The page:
Yesterday Josh at Big Ten Geeks offered the perfect paradoxical summary of his slow conference’s relative acceleration: “The national average is 68.2 [possessions per 40 minutes] on this season, putting every Big Ten team below that threshold. That said, this is a bit faster than last year’s 61-possession pace.” Precisely. The Big Ten, ladies and gentlemen: Faster than 2009, slower than everyone else.
Speeding up to be slow
Major-conference tempos, 2009 vs. 2010
Conference games only, 2010 figures through games of January 19
Pace: possessions per 40 minutes
2010 2009 Change(%)
Big 12 70.4 68.0 +3.5
SEC 69.3 70.0 none
ACC 68.4 69.8 -2.0
Big East 67.9 67.4 none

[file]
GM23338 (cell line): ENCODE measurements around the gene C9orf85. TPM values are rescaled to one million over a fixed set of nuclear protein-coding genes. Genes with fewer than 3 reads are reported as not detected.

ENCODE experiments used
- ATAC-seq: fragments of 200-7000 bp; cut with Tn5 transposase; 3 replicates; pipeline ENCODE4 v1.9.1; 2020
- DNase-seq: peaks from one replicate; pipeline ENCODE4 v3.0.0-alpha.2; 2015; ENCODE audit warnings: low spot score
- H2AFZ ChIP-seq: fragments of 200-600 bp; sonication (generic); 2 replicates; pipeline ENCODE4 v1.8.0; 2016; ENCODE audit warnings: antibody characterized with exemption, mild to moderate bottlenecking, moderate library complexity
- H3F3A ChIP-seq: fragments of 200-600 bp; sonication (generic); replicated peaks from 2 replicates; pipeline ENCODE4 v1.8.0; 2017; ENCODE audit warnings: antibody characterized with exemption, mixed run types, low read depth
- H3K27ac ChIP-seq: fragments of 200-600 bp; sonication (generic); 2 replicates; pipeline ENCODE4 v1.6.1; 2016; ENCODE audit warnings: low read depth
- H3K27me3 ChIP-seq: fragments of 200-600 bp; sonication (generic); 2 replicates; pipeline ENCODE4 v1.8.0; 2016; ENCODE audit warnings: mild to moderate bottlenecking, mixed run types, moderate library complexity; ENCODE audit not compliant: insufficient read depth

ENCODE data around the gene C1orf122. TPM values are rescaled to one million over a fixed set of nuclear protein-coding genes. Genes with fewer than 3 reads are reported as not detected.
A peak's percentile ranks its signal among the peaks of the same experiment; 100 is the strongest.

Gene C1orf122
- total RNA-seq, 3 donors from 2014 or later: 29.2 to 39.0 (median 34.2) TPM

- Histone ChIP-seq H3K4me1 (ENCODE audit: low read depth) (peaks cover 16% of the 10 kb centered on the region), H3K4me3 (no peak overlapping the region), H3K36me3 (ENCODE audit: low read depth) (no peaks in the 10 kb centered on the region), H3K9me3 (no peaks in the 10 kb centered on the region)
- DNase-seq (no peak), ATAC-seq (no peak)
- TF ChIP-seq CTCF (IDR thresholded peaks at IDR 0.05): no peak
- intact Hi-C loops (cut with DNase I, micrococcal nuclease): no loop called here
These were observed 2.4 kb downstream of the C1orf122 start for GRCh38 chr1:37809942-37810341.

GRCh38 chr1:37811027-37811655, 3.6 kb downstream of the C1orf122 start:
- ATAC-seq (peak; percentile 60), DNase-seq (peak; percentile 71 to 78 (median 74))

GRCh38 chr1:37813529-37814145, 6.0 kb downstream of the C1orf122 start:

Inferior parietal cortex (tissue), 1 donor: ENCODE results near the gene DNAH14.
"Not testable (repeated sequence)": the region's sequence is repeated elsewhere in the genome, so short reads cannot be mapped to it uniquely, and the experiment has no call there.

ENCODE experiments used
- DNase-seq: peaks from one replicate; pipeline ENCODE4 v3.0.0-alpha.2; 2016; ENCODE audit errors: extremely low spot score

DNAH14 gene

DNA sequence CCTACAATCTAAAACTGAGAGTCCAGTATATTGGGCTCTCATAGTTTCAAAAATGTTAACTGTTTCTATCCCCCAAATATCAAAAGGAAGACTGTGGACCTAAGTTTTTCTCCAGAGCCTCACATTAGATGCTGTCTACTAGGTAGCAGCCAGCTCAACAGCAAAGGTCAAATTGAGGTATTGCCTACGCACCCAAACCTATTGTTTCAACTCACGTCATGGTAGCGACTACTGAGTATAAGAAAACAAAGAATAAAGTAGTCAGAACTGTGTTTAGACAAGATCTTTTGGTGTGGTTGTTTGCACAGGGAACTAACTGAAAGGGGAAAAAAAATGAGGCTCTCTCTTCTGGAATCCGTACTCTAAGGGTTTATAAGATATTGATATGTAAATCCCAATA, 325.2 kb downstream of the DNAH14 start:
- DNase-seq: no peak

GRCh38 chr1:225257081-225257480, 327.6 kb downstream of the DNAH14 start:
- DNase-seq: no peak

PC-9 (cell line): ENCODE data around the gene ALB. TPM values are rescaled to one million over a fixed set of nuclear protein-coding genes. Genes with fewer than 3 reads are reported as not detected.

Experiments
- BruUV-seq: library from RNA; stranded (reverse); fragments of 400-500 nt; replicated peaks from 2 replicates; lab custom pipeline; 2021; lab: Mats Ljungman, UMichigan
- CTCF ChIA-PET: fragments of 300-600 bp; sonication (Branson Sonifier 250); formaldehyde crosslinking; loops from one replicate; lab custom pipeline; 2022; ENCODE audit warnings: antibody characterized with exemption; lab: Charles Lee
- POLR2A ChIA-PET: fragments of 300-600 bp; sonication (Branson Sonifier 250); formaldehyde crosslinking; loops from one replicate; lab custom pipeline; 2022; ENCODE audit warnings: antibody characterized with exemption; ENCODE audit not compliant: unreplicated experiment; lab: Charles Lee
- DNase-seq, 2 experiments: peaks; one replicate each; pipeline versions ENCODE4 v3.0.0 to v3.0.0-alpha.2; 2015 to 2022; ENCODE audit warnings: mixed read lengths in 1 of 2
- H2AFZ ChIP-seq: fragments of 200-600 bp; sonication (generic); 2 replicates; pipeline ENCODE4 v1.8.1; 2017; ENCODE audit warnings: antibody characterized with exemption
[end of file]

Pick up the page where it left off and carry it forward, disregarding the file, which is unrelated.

Pac-10 66.0 63.2 +4.4
Big Ten 64.4 60.9 +5.7
A game with 64 possessions isn’t going to leave anyone thinking they’ve just seen a track meet, of course, but you have to go back to 2006 to find the last time the Big Ten played this “fast.”
In November I projected that the Big Ten would finish the year averaging 64 possessions per 40 minutes in-conference. That looks good so far, as does my prediction that the traditionally fast ACC will finish 2010 slower than both the SEC and the Big 12. (Wow, I feel like Prospectus Emeritus Nate Silver!)
Where I screwed up, though, was with the Pac-10. Based on what I saw from them in November I thought the league would clock in at 63 trips per 40 minutes in conference play, giving the Big Ten official No Longer Slowest! bragging rights. Alas, that ain’t looking likely, as the Pac-10 currently has a comfortable possession-and-a-half lead over Jim Delany‘s league.